Our conclusion is not as unanimous as that of the MSM: some critical positions are filled by people with inadequate resumes, others appeared to have strong experience in emergency management.
BATON ROUGE -- Racism is partly to blame for the deadly aftermath of Hurricane Katrina, the Rev. Jesse Jackson said, calling President Bush's response to the disaster "incompetent."...
...Jackson questioned why Bush has not named blacks to top positions in the federal response to the disaster, particularly when the majority of victims remaining stranded in New Orleans are black: "How can blacks be locked out of the leadership, and trapped in the suffering?"
"It is that lack of sensitivity and compassion that represents a kind of incompetence."
U.S. Army Lt. Gen. Russell Honore, head of the military task force overseeing operations in the three states, is black. His task force is providing search and rescue, medical help and sending supplies to the three states in support of the Federal Emergency Management Agency...
...The university said the nickname was adopted in 1942 "to reflect the rich Native American heritage of the mid-Michigan region" and its use has been approved by the area's Saginaw Chippewa Indian Tribe.Perhaps it is the NCAA bureaucrats who associate "Indian" with a Looney Tunes charicature?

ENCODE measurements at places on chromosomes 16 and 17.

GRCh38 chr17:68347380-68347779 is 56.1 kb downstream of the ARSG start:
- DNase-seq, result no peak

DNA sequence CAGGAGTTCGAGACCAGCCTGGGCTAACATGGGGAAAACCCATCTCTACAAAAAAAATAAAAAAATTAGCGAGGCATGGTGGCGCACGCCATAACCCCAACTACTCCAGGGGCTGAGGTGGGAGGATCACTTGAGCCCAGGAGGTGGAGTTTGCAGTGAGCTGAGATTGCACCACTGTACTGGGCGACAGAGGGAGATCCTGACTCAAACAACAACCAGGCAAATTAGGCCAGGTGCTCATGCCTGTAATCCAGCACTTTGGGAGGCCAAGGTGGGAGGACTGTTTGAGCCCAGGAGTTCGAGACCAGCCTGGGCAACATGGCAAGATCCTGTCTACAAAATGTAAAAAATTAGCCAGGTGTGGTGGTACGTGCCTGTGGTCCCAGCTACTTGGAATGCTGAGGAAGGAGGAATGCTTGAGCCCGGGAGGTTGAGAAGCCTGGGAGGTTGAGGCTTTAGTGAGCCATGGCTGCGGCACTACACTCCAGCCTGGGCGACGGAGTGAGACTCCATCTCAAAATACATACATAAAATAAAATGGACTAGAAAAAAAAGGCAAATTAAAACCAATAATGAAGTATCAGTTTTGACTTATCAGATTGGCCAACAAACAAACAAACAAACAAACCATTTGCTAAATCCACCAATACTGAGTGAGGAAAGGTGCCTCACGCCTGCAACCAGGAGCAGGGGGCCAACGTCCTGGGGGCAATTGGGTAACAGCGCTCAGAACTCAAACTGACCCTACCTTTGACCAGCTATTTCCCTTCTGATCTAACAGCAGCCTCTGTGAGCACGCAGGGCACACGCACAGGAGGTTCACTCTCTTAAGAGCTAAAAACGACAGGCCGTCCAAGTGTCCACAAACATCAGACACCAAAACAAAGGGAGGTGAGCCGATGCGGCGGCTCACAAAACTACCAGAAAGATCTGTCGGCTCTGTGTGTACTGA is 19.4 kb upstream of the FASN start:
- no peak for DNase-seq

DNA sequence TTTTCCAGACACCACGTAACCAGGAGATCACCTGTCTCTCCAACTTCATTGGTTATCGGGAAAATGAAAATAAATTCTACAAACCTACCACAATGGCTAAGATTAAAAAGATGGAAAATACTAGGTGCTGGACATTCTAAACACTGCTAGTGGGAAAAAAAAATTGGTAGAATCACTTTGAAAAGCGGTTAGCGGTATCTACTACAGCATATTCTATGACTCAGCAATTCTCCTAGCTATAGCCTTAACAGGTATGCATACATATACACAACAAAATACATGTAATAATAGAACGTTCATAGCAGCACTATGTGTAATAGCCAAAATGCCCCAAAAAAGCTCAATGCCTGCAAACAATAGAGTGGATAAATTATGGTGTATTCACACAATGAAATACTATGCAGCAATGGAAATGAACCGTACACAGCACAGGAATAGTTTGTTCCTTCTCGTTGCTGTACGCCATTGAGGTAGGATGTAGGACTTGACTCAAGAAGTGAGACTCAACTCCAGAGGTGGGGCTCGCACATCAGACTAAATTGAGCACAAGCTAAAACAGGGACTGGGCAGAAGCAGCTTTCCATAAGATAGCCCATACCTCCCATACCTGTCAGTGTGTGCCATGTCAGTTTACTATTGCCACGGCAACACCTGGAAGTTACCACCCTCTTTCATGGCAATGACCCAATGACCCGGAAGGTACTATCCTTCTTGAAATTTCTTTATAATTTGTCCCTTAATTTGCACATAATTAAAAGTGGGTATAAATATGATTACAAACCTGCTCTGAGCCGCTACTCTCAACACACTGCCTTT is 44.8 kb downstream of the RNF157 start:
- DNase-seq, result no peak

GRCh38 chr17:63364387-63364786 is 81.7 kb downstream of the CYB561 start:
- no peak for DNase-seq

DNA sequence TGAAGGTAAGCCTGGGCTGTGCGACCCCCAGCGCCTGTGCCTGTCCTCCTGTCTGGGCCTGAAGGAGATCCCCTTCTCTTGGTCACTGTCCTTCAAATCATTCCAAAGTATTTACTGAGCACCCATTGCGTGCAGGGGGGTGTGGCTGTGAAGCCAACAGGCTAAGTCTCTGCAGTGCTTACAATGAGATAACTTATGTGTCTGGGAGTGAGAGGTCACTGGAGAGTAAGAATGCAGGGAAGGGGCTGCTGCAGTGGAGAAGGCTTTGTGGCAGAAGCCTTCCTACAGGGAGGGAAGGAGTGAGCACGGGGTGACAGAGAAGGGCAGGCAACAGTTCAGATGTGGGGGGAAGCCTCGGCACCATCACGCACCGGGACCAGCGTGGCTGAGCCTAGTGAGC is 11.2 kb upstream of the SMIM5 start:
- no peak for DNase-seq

"CMU's continued use of the name is dependent on whether the Chippewa people in our region continue to feel that CMU's use of the name is in fact a proud reflection and is used with dignity and respect," the university said in a joint statement with the tribe...
...There will be supreme tests of leadership in this unique situation and people will have to trust the wisdom and good judgment of those chosen to govern them. The executives must be empowered to act resolutely and to take every measure necessary to protect the citizens of their country and to carry the combat into whatever territory the perpetrators and their temporal and spiritual leaders are inhabiting.
The rules of combat must be rapidly adjusted to cater to the necessities of this new and unprecedented situation, and international law must be rewritten in such a way as to permit civilization to defend itself. Anything short of this invites disaster and must not be allowed to happen.